7734 - Agony


(Original script will not match edited audio completely)

Our study in the book of Luke has carried us to the Mount of Olives, where Jesus and his apostles often went. This night is the last in the earthly life of Jesus.

Listen to Luke 22:39-46:

Jesus went out as usual to the Mount of Olives, and his disciples followed him. On reaching the place, he said to them, "Pray that you will not fall into temptation."

He withdrew about a stone's throw beyond them, knelt down and prayed, "Father, if you are willing, take this cup from me; yet not my will, but yours be done." An angel from heaven appeared to him and strengthened him. And being in anguish, he prayed more earnestly, and his sweat was like drops of blood falling to the ground.

When he rose from prayer and went back to the disciples, he found them asleep, exhausted from sorrow. "Why are you sleeping?" he asked them. "Get up and pray so that you will not fall into temptation."

This is one of the most agonizing scenes we find in the life of Jesus. The heart of Jesus must have been breaking. We may conclude that this was not because of his thinking about the physical agony of the cross, but rather his contemplation that for the first time in eternity his untarnished being was to be weighed down with sin — the combined sin of humanity.

Perhaps he thought upon the truth of God that: “Your eyes are too pure to look on evil; you cannot tolerate wrong (Hab. 1:13).” His breaking heart may have come from the knowledge that for the first time in eternity the blessed, loving relationship between Father God and the Son of God would be broken.

You see, Jesus knew the punishment for sin was separation from Father God. When all those sins were placed upon him then the Father would not look upon him. God could not bear to fellowship with him.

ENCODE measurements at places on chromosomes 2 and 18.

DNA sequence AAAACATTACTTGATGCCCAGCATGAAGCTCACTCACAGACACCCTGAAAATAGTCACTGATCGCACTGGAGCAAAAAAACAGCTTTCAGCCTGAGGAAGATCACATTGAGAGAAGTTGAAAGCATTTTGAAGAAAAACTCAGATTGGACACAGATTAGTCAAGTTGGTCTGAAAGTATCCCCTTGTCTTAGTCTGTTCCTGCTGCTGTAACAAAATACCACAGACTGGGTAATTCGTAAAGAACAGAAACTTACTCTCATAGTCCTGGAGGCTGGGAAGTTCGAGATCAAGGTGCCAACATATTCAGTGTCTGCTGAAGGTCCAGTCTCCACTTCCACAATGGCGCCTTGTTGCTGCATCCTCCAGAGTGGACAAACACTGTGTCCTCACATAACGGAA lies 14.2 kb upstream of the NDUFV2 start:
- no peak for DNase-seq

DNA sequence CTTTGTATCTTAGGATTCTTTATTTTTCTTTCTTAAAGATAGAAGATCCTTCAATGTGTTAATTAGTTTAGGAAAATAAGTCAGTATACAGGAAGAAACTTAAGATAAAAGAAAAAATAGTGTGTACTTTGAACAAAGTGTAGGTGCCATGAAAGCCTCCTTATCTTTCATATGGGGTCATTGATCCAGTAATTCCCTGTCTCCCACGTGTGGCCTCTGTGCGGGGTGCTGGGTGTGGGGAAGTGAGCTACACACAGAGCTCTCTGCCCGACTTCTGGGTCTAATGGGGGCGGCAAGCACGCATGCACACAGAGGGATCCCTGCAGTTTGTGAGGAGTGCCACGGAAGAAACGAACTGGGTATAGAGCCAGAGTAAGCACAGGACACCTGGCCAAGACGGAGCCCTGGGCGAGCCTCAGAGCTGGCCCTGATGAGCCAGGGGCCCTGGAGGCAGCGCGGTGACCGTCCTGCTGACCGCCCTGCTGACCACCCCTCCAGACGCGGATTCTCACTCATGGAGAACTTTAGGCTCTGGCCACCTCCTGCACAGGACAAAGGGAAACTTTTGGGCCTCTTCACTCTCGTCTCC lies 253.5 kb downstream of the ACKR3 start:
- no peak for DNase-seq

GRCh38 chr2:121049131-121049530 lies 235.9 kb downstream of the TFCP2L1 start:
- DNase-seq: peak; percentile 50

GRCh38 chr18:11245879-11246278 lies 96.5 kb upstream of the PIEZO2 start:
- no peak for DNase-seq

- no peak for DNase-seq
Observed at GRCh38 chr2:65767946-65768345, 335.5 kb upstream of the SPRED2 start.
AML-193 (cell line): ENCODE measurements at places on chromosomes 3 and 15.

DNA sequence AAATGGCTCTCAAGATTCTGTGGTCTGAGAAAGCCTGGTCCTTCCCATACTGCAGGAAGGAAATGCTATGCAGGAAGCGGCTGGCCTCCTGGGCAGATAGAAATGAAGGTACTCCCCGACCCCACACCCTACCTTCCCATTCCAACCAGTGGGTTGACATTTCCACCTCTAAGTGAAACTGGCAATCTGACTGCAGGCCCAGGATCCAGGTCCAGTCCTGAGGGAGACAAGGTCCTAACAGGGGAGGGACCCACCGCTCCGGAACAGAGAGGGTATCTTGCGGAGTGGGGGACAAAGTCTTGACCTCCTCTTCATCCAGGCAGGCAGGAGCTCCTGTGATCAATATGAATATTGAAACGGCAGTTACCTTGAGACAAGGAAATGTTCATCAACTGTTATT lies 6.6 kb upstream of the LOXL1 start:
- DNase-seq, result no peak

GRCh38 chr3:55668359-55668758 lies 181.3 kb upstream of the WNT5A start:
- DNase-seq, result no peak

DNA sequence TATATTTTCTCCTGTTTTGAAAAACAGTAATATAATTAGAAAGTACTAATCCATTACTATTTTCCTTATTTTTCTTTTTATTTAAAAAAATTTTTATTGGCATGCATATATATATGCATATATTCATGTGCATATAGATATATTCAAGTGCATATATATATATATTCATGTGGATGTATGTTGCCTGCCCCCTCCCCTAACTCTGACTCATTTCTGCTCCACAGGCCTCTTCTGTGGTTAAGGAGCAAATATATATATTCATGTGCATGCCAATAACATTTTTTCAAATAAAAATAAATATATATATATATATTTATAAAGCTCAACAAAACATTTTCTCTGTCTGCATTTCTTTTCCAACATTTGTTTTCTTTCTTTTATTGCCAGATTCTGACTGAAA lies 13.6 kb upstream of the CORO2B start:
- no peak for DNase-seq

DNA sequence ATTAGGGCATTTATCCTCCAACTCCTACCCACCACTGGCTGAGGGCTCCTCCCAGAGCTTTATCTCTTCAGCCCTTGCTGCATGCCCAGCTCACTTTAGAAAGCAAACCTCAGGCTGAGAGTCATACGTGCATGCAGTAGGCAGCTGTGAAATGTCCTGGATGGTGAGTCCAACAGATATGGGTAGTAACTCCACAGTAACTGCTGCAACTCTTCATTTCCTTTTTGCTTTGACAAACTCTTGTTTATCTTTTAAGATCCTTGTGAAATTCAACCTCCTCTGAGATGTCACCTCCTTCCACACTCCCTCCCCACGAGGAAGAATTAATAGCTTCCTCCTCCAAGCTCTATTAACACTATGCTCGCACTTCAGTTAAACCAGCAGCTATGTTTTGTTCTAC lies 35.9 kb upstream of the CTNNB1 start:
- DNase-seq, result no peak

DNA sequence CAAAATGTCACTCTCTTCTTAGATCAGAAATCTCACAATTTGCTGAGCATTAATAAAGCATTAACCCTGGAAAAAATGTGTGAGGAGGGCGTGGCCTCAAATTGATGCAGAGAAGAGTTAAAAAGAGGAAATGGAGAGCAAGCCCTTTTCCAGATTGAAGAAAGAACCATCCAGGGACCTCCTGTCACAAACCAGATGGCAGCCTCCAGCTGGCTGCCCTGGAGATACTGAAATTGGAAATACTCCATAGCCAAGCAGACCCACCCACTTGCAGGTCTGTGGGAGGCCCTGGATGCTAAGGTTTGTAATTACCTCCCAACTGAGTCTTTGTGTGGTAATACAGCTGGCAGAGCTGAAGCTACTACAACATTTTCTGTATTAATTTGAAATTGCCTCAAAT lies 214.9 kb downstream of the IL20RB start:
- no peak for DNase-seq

What ever his thoughts he withdrew from these disciples whom he loved so much and poured out his heart to the Father. He struggled and wrestled with his intense emotions.

“Father, if you are willing, take this cup from me.” His following words reveal the perfection of his nature, as he said; “yet not my will but yours be done.” He was perfectly yielded to the Father. His obedience was unbending.

Loving Father then sent an angel to minister to Jesus, to strengthen his inner being.

As he continued in his anguish, he prayed more earnestly; such that his sweat ran down his face like drops of blood.

A second scene was being played out by the disciples. After being encouraged by Jesus to pray for themselves, that they would not fall into temptation, he found them all asleep.

When Jesus came back to where they were, he questioned them, “Why are you sleeping?” ... Get up and pray so that you will not succumb to temptation.

Jesus knew the great consternation and fear, which would grip the disciples once he was arrested. Although they had been told what to expect — that Jesus would be arrested, condemned unjustly, crucified and buried. Jesus had also told them he would rise again on the third day. They had heard these words from Jesus but did not comprehend how it would unfold.

We find no report of the activities of the disciples immediately after the crucifixion. It seems they had taken refuge behind locked doors. Their expectations were shattered. They expected Jesus to restore the kingdom to Israel (Acts 1:6), and now he was dead.

We must not assume Jesus as the Son of God was shielded from agony. In the flesh Jesus experienced full identification with people. We read in Hebrews 2:14-15, “Since the children have flesh and blood, he too shared in their humanity so that by his death he might destroy him who holds the power of death — that is, the devil — and free those who all their lives were held in slavery by their fear of death.” He was made like us, his brothers, that he might make atonement for the sins of the people. How wonderful is his loving grace.